Economic forecasts for Iraq continue to make for pleasant reading. The most recent IMF World Economic Outlook predicted GDP growth of 10.2% in 2012 and 14.7% in 2013 and Iraq has one of the world’s largest oil reserves.
But the IMF also acknowledges that the task of rebuilding the country remains immense and that reconstruction requires not only the rebuilding of its infrastructure, but also of its economic and social institutions and the creation of a business environment that attracts capital.
The scale of the challenge is reflected in the performance of Iraq-focused funds over the last 12 months. Northern Gulf Partners’ Iraq Investment Partners fund was down 3% last year - after growing by more than 20% in 2011 - although strong final quarters enabled the Iraq Opportunity Fund and the FMG Iraq Fund to venture into positive territory. Unaudited figures for 55 North Company’s Iraq Phoenix Fund indicate growth of 5%.
Invest AD’s Iraq Opportunity Fund also bounced back in November, mainly as a result of positive investor sentiment in some of the larger-cap stocks, particularly Bank of Baghdad and North Bank, explains portfolio manager Sherif Salem. He adds that companies in the telecoms sector present a clear opportunity for growth in terms of both revenues and subsidies.
“In a market dominated by the banking sector, the upcoming IPO of Asiacell could give the market a boost,” adds Salem. “It is expected that it will involve the floating of a 25% stake in a deal that could be worth as much as $1bn, which would immediately add depth and liquidity to the Iraqi stock market.”
Iraq’s three mobile companies - Asiacell, Korek and Zain Iraq - are required to list 25% of their shares under the terms of licences bought in 2007, and forthcoming flotations could mean telecoms become a leading theme in many portfolios.
FMG investment analyst Henrik Kahm describes Iraq as one of the fastest growing telecoms markets in the world, while he is also bullish on the banking sector. He also refers to consumer stocks as “looking interesting, but still very few options currently listed” and expects more funds to enter the market once the custody issue is resolved (see box out).
There is general agreement that Iraqi assets are still undervalued. “Many companies have book value several times their market cap and companies in general are operating at a fraction of their future capacity,” says Kahm.
Iraq is not a ‘dirt cheap’ market - banks are trading at 1.5 times trailing earnings, on average - but future growth opportunities are evident when you look at domestic credit provided to the private sector as a percentage of GDP. The World Bank puts this at 9%, compared to 56% in Kuwait, 47% in Russia and 40% in Saudi Arabia, observes Michael Daoud, vice president MENA sales at broker Auerbach Grayson.
Paul Collison, managing director of investment management firm 55 North Company, agrees that there are investment opportunities both in ISX listed stocks and in foreign-listed firms with activities in Iraq. But he adds that many investors - especially retail/individual investors - will not be able to fully understand and evaluate risks. “Furthermore, we have come across numerous situations that (upon more detailed analysis) we would short if we were able to. Many listed companies have dismal prospects so investors must be careful of company-specific situations. Some can (and will) go to zero over time and others will experience negative news and shocks to their valuations, most likely around corporate governance and other issues.”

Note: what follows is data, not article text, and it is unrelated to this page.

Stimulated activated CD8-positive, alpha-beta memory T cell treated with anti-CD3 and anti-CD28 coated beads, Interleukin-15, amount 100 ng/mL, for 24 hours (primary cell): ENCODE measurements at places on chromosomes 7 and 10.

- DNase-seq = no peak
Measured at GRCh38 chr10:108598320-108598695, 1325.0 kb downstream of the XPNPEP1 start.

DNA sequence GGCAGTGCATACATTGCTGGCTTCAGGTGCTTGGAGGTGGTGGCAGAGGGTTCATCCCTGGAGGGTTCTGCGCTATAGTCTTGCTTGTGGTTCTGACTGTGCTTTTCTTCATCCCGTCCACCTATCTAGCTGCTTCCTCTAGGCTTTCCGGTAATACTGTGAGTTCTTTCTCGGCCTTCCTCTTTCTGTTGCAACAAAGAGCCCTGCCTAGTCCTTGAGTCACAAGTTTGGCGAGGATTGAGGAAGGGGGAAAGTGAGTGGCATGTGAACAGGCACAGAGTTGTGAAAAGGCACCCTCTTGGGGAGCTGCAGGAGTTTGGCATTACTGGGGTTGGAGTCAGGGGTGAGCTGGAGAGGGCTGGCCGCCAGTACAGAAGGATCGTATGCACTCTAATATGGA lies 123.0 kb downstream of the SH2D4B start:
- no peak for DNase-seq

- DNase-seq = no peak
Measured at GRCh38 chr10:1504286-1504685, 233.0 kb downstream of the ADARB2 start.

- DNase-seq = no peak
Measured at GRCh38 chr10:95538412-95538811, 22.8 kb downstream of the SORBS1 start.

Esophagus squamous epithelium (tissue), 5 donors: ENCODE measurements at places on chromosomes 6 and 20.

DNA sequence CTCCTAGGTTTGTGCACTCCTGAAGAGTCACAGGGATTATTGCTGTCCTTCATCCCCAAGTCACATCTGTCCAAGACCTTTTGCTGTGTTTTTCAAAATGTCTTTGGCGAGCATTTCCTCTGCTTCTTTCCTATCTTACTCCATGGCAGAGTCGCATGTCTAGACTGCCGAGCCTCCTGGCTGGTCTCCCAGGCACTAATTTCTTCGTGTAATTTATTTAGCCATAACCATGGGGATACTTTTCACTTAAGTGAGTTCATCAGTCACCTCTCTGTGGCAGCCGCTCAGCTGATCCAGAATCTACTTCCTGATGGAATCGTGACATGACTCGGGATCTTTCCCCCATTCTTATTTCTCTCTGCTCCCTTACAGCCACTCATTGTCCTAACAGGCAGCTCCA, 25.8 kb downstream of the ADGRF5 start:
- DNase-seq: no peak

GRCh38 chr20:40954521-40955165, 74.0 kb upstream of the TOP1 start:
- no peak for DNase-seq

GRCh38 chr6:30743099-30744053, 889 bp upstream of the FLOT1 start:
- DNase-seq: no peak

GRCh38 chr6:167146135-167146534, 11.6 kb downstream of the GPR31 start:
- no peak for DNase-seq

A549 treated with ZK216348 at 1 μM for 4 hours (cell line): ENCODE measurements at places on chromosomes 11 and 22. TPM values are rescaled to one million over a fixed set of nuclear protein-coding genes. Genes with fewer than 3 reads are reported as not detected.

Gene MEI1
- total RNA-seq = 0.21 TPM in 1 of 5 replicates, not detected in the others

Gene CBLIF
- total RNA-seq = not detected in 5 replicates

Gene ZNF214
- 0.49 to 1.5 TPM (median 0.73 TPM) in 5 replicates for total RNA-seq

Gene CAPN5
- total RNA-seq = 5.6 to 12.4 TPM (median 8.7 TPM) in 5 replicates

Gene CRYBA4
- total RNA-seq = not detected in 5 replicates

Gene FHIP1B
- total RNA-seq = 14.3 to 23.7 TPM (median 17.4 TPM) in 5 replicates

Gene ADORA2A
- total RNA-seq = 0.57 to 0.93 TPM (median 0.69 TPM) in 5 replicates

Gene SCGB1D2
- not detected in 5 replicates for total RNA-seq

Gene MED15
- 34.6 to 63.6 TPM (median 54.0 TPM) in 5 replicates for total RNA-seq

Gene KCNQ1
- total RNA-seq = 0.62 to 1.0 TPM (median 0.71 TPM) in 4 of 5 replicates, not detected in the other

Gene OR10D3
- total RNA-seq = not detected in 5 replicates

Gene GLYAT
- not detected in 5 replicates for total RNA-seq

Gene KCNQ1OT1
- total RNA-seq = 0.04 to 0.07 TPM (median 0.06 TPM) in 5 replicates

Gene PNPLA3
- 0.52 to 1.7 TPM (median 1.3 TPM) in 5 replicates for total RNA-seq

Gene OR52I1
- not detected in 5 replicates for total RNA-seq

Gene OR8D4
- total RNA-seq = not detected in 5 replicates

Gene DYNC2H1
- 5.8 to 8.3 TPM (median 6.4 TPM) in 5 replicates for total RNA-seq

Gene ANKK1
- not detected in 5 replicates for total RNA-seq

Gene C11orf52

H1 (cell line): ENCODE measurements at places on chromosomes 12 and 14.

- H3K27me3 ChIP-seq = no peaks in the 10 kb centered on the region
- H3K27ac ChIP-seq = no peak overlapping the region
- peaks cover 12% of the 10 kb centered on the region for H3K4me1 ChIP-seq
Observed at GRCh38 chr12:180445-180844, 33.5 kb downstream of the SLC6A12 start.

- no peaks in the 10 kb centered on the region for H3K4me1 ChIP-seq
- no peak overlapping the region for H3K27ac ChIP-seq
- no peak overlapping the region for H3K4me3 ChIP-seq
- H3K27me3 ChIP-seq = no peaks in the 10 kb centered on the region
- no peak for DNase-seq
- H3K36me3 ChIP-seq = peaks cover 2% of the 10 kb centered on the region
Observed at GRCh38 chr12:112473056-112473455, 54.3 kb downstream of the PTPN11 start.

Northern Gulf Partners portfolio manager Bartle Bull reckons telecom IPOs and the continuing extraordinary growth in assets, deposits and profits of Iraq’s top banks are the next big investment story for Iraqi funds.
To this list, Collison adds completion of a critical mass of the oil and gas export infrastructure from Kurdistan to Turkey, and enactment of federal oil and gas law. “As hydrocarbon production ramps every quarter, incoming cash flows become extraordinary relative to the size of the country’s GDP, let alone the market valuation of its stock exchange,” he said.
Daoud says the main investment story in Iraq for the last several years and for the foreseeable future is suppressed consumption because of previous wars and the sanctions imposed on Iraq from 1990 to 2003.
“Now this consumption is driving growth, alongside the rapid increase in oil and gas exploration and production. It is very hard to play specific sectors or themes in Iraq as the market is heavily dominated by banks, which constitute around 60-70% of the market cap and most of the activity on the exchange. The one name that I like outside of the banks is Baghdad Soft Drinks.”
For investment funds, Daoud accepts that the majority of investment is still going through companies listed on the ISX, but adds: “if you are talking about general investments going into Iraq, I would say it is off the exchange.”
Indeed, Bull concludes that the real foreign investment in Iraq to date has been direct investment, in private equity opportunities and oil. “With the Asiacell IPO and the follow-on opening up of the ISX to other capital raising, 2013 will be the year that public markets start to catch up as a way into Iraq’s economic boom.”